Pick Any Ion You Want, As Long As It's Noble

In writing Astronomical Returns (and teaching myself about space in general), the challenge I always come up against is learning and discussing the perfectly intermediate level of technical knowledge. As a lifelong space fan, I know way more than the average person, but with just my meager finance degree, I know nothing compared to an actual engineer or scientist. Fortunately for me, in the field of rocket fuel my problems were solved by a single book - Ignition: An Informal History of Liquid Rocket Propellants. I consider it the most informative book I've ever read, and I highly recommend it to you all!

Originally published in the 1970s, they just released a new reprint! It used to be quite rare, I had to dig deep in the UT Austin library to find it

When people think of rocket fuel, the image that comes to mind is usually a big booster firing massive chemical engines on the launchpad. But while conventional rockets are both powerful and necessary to escape Earth's gravity, they have their limitations. The fuel they carry is heavy and quickly exhausted, so once in orbit most spacecraft simply coast onward with minimal further course corrections; there's no way to produce constant acceleration/deceleration, the way we drive our cars on the highway. For that, an entirely new form of propulsion has been developed in the past few decades: ion drives! These futuristic engines provide a minuscule yet super-efficient thrust by using electrical currents to accelerate ions out the back end of the spacecraft, and though it sounds like science fiction, ion engines have been used since the late 1990s!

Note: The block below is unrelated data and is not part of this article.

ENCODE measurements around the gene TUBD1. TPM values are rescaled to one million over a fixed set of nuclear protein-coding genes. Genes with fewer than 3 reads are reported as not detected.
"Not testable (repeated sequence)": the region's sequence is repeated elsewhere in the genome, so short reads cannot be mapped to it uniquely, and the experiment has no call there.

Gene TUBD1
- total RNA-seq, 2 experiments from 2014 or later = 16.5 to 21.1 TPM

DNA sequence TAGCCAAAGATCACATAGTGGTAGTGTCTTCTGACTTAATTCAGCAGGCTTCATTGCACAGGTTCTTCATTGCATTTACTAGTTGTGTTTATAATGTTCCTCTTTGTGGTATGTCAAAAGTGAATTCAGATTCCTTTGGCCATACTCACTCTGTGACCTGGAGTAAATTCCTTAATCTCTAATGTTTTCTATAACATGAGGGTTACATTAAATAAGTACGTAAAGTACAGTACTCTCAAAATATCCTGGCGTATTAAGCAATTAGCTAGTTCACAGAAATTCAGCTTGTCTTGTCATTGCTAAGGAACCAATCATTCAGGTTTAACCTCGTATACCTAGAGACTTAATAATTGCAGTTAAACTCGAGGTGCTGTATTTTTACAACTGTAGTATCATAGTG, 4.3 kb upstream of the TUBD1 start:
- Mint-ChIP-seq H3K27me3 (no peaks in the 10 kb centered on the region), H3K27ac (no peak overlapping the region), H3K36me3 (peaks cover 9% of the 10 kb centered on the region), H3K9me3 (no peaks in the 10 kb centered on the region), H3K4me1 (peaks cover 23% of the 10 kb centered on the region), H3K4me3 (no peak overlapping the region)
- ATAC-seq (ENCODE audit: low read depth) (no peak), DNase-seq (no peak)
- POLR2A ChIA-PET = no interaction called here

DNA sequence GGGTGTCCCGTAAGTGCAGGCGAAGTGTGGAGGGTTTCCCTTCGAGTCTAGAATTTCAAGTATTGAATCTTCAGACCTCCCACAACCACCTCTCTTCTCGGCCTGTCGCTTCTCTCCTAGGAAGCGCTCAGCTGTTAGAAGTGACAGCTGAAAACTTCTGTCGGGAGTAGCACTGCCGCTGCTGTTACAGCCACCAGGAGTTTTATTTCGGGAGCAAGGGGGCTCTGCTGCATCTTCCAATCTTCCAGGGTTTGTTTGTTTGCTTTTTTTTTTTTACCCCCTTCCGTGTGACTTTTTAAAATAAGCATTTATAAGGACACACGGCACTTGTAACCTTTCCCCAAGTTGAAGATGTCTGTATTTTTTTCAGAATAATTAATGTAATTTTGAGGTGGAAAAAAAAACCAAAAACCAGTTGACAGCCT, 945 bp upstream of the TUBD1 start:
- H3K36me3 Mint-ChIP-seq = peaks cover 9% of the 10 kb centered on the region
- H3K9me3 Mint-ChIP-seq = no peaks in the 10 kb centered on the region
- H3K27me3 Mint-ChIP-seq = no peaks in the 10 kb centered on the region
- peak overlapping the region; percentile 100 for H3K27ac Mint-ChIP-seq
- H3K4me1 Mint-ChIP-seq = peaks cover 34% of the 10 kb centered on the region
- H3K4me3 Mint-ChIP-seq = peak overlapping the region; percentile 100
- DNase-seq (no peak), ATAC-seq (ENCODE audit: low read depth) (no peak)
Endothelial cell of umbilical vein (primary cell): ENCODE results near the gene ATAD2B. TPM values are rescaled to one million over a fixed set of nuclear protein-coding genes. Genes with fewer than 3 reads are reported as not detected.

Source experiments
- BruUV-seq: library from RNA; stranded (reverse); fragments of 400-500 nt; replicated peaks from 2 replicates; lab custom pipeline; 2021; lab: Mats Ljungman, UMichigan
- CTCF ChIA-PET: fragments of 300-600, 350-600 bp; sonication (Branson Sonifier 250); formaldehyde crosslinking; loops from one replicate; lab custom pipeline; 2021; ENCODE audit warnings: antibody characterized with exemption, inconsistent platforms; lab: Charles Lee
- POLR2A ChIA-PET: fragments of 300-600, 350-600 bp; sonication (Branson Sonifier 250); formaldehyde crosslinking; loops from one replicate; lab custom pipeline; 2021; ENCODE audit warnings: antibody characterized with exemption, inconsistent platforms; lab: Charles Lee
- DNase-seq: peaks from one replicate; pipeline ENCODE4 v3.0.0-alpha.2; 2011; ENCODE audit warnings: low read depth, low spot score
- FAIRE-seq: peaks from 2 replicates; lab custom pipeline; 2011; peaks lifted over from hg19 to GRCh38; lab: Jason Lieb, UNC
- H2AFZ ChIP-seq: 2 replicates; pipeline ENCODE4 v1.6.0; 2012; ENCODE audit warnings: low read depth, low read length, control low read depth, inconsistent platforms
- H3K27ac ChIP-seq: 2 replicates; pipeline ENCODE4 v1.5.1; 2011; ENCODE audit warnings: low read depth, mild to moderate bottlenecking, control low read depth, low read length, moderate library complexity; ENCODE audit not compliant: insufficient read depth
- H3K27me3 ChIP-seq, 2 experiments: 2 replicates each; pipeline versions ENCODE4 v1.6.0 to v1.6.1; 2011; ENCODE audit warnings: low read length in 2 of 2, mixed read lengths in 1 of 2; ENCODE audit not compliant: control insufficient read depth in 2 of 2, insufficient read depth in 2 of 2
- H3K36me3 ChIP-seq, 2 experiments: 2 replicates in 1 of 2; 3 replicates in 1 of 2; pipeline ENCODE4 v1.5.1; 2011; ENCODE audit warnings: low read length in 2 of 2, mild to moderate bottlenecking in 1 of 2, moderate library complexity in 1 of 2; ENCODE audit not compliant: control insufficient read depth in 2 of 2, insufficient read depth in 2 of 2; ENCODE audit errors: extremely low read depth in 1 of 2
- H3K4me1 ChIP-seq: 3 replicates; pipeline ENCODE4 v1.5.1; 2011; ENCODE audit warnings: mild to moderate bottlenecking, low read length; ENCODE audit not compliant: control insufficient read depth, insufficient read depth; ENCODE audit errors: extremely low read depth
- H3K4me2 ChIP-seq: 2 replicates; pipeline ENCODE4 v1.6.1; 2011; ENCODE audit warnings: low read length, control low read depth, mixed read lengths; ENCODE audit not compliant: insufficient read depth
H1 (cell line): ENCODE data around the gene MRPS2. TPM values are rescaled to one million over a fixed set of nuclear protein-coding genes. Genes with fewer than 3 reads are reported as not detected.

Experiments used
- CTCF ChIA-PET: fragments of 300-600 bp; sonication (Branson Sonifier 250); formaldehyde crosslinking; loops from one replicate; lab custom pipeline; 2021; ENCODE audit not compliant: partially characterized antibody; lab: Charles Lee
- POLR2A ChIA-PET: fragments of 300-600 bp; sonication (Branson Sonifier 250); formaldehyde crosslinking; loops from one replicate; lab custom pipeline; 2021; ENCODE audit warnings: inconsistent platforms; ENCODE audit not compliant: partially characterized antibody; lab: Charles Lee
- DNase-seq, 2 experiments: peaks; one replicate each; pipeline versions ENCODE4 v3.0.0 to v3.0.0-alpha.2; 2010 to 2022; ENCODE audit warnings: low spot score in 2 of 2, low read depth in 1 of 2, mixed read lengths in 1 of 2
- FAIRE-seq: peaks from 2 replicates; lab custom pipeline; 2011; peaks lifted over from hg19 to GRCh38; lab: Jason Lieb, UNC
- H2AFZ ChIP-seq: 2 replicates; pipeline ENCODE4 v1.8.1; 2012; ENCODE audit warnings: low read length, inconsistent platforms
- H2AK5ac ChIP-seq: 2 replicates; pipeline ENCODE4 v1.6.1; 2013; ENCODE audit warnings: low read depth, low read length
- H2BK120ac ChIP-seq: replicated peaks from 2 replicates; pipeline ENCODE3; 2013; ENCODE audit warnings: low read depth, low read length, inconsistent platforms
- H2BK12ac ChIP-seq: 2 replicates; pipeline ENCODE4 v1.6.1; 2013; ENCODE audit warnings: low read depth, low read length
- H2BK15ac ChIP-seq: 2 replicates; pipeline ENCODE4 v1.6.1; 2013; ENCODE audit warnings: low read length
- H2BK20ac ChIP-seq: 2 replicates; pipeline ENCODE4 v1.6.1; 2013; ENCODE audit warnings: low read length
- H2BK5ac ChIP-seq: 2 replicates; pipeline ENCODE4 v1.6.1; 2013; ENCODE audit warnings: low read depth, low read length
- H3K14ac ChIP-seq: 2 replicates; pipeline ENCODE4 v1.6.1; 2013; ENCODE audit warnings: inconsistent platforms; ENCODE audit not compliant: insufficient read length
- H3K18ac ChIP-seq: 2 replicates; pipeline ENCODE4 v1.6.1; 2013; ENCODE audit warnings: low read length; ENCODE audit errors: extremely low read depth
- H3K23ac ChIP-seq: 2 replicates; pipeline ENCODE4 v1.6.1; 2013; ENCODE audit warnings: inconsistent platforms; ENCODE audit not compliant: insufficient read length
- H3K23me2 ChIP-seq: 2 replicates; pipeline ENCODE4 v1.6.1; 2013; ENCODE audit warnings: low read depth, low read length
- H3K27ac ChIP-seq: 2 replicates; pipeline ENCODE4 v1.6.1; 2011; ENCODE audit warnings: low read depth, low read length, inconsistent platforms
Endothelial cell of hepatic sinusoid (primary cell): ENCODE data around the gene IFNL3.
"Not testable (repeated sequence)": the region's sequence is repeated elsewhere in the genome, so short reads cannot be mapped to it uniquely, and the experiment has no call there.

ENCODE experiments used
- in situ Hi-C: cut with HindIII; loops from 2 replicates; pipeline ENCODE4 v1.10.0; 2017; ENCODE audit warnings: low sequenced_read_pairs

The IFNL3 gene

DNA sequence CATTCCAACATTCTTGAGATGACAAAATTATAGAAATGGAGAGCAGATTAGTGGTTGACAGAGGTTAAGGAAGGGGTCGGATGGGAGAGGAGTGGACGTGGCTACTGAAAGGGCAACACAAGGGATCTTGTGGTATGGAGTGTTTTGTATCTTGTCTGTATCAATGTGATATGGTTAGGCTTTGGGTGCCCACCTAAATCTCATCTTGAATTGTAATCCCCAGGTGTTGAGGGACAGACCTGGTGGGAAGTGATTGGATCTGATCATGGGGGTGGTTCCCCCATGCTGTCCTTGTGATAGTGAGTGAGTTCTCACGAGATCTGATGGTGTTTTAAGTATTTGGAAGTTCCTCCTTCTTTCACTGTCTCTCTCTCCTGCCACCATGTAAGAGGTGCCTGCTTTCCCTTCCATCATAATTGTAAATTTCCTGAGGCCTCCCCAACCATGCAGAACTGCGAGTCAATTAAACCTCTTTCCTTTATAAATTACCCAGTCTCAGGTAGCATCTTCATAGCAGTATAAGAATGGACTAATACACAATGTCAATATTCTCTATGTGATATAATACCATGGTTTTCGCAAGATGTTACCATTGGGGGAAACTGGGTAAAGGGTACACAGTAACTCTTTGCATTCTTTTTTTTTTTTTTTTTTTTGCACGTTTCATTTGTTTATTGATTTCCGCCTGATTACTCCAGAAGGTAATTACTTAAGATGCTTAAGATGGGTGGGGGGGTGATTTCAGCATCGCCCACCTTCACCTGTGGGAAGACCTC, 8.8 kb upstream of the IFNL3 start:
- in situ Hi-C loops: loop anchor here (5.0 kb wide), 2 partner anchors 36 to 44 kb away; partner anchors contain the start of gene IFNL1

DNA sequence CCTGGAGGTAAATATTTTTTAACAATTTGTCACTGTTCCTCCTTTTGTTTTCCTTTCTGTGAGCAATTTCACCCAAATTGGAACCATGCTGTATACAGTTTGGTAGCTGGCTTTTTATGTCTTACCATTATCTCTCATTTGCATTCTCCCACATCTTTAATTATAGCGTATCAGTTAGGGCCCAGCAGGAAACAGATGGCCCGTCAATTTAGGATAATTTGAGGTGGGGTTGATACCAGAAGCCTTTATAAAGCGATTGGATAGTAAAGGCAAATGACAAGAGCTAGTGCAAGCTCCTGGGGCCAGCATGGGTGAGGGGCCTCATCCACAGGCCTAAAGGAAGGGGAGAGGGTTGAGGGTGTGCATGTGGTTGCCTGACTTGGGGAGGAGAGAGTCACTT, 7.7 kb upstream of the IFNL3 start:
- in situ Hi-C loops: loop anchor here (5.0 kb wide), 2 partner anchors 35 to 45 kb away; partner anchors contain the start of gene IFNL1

Looks like something straight out of your favorite science fiction movie!

Here's my best attempt at a 30-second ion engine crash course: rather than combusting fuel to produce exhaust and propel a spacecraft forward, an ion engine bombards a chamber full of gas with electrons. The electron stream knocks other electrons off the neutrally charged gas, producing a flow of positive ions that can be accelerated outward with an electrode, as well as more electrons that can continue the reaction. But while Ignition taught me everything I know about conventional rocket fuel and the pros and cons of various choices like kerosene, liquid hydrogen, and hypergolic fuels (learn more here), I realized I had no idea why we use the propellants we do for ion engines! Most ion drives use xenon - why is that the case, and have we considered anything else?

Looks complicated, but it's actually easy to picture with a simple animation - click this video!

In theory, we could use any gas that can be ionized, but noble gases like xenon are particularly appealing because they don't react with anything else (if you recall your AP Chemistry, it's because their outermost electron orbital is full!). But xenon isn't the only noble gas; if you check out the periodic table below, you'll see we've got a whole host of other options to pick from. What else makes xenon ideal?

Back when I was in high school chemistry, oganesson (Og) hadn't even been named yet!